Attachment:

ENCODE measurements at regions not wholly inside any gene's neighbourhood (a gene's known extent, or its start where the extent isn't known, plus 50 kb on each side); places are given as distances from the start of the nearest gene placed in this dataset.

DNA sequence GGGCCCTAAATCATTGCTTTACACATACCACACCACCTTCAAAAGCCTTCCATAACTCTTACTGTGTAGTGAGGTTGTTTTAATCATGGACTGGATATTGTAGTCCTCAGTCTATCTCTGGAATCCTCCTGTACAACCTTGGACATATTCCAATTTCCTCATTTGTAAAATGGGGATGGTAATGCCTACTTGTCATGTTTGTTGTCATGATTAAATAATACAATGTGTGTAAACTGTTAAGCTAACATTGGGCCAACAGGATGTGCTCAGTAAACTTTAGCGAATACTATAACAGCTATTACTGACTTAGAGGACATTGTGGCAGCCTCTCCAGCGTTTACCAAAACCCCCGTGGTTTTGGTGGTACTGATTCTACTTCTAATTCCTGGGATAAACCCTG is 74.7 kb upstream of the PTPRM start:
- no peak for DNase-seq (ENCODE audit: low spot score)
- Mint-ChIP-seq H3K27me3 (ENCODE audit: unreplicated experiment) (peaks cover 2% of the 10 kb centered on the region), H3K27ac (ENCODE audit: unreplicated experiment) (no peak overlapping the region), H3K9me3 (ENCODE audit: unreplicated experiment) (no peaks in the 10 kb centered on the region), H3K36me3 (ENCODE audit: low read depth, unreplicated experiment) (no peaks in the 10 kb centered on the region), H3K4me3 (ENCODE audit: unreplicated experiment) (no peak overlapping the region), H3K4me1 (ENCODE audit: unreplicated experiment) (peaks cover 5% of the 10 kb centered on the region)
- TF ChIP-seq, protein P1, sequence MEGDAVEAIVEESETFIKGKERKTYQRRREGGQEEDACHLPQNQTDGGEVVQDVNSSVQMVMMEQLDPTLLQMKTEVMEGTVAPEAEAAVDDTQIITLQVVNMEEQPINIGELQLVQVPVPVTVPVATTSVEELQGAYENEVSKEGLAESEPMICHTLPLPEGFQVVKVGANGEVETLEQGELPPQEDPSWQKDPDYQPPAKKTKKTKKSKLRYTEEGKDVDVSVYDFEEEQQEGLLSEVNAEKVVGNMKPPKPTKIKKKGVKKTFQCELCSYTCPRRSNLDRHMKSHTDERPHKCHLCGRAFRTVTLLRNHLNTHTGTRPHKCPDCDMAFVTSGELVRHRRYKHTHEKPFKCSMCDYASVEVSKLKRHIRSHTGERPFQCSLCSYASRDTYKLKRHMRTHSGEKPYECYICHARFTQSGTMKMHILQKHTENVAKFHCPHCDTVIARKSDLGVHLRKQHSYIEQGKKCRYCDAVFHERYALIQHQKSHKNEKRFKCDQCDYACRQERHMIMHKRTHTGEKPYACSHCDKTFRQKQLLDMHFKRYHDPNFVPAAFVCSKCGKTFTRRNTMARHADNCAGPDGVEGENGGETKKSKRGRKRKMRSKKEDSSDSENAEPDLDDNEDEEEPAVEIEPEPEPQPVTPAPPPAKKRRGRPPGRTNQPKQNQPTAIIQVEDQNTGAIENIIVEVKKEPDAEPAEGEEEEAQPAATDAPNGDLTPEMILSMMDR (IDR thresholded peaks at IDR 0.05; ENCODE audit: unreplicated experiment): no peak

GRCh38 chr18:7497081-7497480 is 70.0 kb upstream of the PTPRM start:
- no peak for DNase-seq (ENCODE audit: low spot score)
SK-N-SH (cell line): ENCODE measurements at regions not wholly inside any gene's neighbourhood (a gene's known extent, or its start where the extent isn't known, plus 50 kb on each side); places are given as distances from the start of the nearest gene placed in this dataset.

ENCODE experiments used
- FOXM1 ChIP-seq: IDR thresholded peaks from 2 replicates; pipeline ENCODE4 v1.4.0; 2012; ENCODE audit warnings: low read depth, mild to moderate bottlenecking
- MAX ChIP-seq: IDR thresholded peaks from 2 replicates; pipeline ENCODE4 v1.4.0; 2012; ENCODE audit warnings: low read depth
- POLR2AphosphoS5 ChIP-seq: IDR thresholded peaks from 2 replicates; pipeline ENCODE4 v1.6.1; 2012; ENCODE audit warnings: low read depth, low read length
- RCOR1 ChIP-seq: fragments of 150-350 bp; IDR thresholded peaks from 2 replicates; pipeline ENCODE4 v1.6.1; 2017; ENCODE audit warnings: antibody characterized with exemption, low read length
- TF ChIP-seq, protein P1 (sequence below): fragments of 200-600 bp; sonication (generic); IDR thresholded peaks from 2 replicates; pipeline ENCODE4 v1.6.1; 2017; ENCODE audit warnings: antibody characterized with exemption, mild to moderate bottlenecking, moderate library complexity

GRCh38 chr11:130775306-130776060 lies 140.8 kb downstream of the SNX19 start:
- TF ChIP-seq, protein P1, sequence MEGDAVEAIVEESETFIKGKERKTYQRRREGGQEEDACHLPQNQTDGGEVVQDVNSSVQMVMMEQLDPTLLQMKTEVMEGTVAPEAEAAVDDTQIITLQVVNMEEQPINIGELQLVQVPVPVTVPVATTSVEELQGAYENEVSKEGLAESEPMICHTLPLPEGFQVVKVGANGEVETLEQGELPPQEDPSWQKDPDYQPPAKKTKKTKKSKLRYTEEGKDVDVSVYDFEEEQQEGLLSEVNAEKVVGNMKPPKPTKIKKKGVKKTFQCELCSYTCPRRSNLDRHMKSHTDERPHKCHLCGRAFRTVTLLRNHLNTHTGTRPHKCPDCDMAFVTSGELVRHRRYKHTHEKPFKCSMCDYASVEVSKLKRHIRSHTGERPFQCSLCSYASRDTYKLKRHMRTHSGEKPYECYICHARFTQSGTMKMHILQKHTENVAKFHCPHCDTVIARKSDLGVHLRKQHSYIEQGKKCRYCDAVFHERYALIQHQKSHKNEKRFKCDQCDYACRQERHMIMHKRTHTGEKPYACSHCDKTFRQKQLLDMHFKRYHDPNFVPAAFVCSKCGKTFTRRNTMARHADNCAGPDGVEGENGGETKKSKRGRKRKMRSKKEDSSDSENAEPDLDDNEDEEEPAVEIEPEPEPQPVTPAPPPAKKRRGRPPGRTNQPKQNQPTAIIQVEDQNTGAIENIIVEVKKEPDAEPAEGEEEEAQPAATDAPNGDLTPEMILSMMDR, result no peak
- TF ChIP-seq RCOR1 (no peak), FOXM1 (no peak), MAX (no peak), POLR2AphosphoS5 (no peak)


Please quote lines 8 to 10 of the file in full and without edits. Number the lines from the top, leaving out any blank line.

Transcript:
SK-N-SH (cell line): ENCODE measurements at regions not wholly inside any gene's neighbourhood (a gene's known extent, or its start where the extent isn't known, plus 50 kb on each side); places are given as distances from the start of the nearest gene placed in this dataset.

ENCODE experiments used
- FOXM1 ChIP-seq: IDR thresholded peaks from 2 replicates; pipeline ENCODE4 v1.4.0; 2012; ENCODE audit warnings: low read depth, mild to moderate bottlenecking